Upside Pro Comparison: Olivier Vernon – NYG

11 – Takkarist McKinley – UCLA – 6’2/250: 75

Summary: Two year starter for the Bruins after spending a year in junior college then a year as a backup. Earned 1st Team All Pac 12 honors in 2016 after finishing second in the conference in both tackles for loss and sacks. High upside prospect that shows glimpses of tools that are tough to come by. McKinkley is a plus-straight line athlete that has some of the best speed of all pass rushers in the class in addition to the strength to play a stout role against the run. A true every down impact type player. There is a skill set that needs to be developed though, as he shows several inconsistencies from a technique point of view. He needs to prove he can stay healthy, as well.

*He is a hot name but I think his better fit is in the 3-4 scheme. I don’t think he is a guy that will come in and make the every down impact as a 4-3 DE, nor do I think he warrants a high pick as a specialty player. He has some good get off and uses leverage to turn the edge, but he is a very beatable player. He’ll be gone before I would consider him.

Upside Pro Comparison: Demarcus Lawrence – DAL

12 – Derek Rivers – 6’4/248 – Youngstown State: 74

Summary: Three time 1st Team All Missouri Valley Conference defender. Leaves Youngstown State as the program’s career sack leader with 38.5. Rivers is a high upside prospect but will need time to mature his body. He needs more weight and strength so that he can deal with NFL tackles and avoid simply getting locked on to upon contact. There is a combination of tools and skills here, however, that is difficult to find. His ability to play low, fast, quick, and explosive can make a tackle think twice about being a step late out of his stance. Rivers is a top notch kid that will bring a chip on his shoulder in to the league. 3-4 teams will especially be interested.

*Again, a guy that needs to be graded much higher if you are a team looking for a 3-4 OLB. Rivers isn’t the ideal fit for NYG but this is a guy that plays more physical than his size but also has the short area burst to put any blocker on his heels. This is one of my favorite early day 3 options but recently heard some teams have a top 32 overall grade on him. I can see why, but very dependent on scheme.

Upside Pro Comparison: Whitney Mercilus – HOU

13 – Tim Williams – 6’4/244 – Alabama: 74

Summary: Played four seasons for Nick Saban, really contributing for his final two. 2nd Team All American in 2016 and was the top edge rushing threat for the nation’s top defense. Williams has the straight line burst and agility to make him a nightmare for tackles to get their hands on. He showed that he is more than an athlete in 2016, however. His rush move repertoire took a step up as he diversified his approach to reaching the passer. His ideal fit would be a 3-4 rush linebacker. The drug and gun issues are major red flags however, thus he will have a lot to answer in the pre-draft process.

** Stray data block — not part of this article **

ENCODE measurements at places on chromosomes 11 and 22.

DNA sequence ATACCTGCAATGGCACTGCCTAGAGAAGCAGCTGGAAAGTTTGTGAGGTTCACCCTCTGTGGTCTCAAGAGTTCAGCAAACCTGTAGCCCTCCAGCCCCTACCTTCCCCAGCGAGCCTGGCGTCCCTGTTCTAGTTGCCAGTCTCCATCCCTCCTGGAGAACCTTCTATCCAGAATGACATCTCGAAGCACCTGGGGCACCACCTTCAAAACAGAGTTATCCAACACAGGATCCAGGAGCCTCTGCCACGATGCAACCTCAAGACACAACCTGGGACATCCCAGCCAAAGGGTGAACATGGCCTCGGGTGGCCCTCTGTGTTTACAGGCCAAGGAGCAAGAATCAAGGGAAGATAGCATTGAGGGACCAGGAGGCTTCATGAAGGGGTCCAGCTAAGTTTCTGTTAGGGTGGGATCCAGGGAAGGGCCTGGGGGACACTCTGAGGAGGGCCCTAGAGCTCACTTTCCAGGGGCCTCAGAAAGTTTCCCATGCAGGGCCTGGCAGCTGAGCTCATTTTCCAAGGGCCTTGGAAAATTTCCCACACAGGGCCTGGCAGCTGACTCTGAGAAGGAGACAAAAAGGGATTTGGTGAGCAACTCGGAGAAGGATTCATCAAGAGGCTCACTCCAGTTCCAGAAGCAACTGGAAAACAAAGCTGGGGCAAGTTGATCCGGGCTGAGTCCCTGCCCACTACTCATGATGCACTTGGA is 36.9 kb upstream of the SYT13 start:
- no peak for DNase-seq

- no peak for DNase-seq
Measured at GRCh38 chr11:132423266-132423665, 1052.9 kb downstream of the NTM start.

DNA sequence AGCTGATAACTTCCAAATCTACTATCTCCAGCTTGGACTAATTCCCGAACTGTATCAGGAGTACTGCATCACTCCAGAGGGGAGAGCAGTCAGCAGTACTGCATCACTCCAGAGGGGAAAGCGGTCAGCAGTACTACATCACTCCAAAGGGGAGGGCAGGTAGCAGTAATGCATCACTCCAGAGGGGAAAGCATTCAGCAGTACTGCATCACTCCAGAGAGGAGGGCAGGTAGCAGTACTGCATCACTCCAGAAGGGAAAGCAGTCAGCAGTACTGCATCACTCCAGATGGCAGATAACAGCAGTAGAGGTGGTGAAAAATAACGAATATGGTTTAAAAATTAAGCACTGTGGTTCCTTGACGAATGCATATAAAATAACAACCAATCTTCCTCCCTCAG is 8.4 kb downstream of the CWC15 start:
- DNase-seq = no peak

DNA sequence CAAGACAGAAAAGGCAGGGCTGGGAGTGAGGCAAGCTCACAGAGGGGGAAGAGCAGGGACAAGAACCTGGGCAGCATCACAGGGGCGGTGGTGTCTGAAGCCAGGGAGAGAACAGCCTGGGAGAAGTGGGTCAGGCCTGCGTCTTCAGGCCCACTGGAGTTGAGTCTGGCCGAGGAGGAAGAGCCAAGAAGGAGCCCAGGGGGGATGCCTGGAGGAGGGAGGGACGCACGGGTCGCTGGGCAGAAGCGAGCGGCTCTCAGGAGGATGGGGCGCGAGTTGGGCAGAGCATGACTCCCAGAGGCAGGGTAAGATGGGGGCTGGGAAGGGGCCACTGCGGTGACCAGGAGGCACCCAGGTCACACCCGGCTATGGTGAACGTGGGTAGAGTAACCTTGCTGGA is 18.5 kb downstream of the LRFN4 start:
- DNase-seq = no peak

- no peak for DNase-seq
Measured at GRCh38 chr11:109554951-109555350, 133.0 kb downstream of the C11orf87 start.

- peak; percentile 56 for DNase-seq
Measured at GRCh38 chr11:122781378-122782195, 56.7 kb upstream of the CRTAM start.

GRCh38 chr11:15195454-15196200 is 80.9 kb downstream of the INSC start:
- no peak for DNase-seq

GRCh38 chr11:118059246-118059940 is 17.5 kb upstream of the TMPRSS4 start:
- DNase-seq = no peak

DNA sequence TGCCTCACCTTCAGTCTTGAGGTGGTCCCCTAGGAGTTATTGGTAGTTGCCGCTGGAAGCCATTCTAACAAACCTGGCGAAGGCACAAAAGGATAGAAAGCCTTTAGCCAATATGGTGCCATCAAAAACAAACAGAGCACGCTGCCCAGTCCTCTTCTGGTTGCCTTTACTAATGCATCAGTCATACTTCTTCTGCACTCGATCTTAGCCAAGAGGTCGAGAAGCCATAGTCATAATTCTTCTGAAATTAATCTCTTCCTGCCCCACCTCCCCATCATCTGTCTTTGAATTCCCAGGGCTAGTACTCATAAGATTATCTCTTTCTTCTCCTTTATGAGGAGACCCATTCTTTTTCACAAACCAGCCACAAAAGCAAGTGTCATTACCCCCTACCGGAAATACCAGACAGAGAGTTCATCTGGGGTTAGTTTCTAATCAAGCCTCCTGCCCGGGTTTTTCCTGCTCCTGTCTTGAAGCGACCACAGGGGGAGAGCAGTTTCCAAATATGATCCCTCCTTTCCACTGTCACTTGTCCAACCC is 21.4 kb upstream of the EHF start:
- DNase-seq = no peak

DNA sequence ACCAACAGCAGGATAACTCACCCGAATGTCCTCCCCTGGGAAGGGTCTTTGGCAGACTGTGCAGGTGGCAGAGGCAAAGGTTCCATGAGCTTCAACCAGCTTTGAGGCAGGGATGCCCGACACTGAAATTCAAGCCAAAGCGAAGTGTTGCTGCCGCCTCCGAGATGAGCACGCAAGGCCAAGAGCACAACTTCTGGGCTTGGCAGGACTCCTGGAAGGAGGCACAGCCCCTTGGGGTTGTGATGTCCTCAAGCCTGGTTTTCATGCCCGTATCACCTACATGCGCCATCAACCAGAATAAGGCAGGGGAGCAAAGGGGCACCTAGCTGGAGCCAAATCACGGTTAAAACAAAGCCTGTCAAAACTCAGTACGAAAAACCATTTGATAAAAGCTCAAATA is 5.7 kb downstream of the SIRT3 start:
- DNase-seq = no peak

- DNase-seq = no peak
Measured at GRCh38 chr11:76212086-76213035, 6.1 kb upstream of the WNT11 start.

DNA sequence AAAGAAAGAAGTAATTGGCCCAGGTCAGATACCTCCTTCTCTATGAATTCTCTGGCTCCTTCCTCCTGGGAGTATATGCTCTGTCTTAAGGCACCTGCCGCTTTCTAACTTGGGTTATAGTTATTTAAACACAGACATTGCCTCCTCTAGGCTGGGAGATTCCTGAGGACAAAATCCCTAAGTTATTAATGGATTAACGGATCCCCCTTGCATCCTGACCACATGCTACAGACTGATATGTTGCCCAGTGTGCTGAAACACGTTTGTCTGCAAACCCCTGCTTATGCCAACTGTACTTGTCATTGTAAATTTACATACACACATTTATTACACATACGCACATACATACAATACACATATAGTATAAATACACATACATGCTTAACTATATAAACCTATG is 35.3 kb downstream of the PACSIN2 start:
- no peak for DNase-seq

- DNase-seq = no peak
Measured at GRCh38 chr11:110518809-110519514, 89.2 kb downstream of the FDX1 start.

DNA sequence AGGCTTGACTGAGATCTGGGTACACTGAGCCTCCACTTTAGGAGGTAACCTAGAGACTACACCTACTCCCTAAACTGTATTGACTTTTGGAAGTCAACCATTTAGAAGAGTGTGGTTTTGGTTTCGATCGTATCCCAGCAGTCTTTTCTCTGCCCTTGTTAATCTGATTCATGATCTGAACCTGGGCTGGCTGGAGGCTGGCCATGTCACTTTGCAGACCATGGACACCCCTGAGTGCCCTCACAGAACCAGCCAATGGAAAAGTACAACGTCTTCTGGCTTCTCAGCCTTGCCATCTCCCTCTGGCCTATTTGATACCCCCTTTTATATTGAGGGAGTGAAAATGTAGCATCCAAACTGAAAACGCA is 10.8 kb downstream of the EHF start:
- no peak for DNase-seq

*I had a higher grade on Williams, but point blank this guy is gonna have trouble staying away from failed drug tests. I hope I’m wrong because he has the kind of talent every team, no matter the scheme, is looking for on the edge. He can burst and bend with the best in this class and we aren’t talking about a string bean. Williams was one of the most powerful lower body lifters at Alabama. He can be a big time impact player in the right role if he stays clean.

Upside Pro Comparison: Bruce Irvin – OAK

14 – Ejuan Price – 5’11/241 – Pittsburgh: 73

Summary: Sixth year senior. Began his career as an inside linebacker but then missed serious time with multiple chest and back injuries. He missed the entire 2012 and 2014 seasons, respectively. After a move to defensive end, Price became one of the most productive defenders in the country over the past two seasons. He ended up on multiple All American teams in 2016 in addition to two straight 1st Team All SEC placements. Price will be overlooked by many because he lacks some of the “vital” tools. However he is OCD about his technique and understands how both mentally and physically beat a blocker. He is a nightmare for tackles to handle. There are lot of tricks up his sleeve and he understands how and when to use him.

*I don’t think I have ever graded a sub 6-foot defensive higher than the UDFA tier. But I’ve seen Price as much as any prospect in the class I think he is probably the most consistent player on this list.. Sure, there will be limitations and he may struggle to be an every down player, but for where you can get him in the draft and what he can do in specific situations, I think he is worth looking hard at day 3. Price is powerful, hard to get a hold of, and incredibly advanced when it comes to pass rush techniques. I can see a lot of production with him if he lands in the right spot. 4-3 DE may not be that spot, but I wouldn’t hesitate to give him hard look.

Upside Pro Comparison: James Harrison – PIT

15 – Tarrell Basham – 6’4/269 – Ohio: 73

Summary: Was having a very solid career until he really blossomed as a senior, winning MAC Defensive Player of the Year honors in addition to setting Ohio’s all time career sack record with 29.5. Basham has a lot of tools and skills, in addition on-field aggression, that every team wants in their pass rush repertoire. He needs to develop certain vital components, namely agility and flexibility, before he can be labeled a difference maker in the NFL. His top tier intangibles, glimpses of dominant tape, and a solid Senior Bowl week should give the notion he is heading in that direction.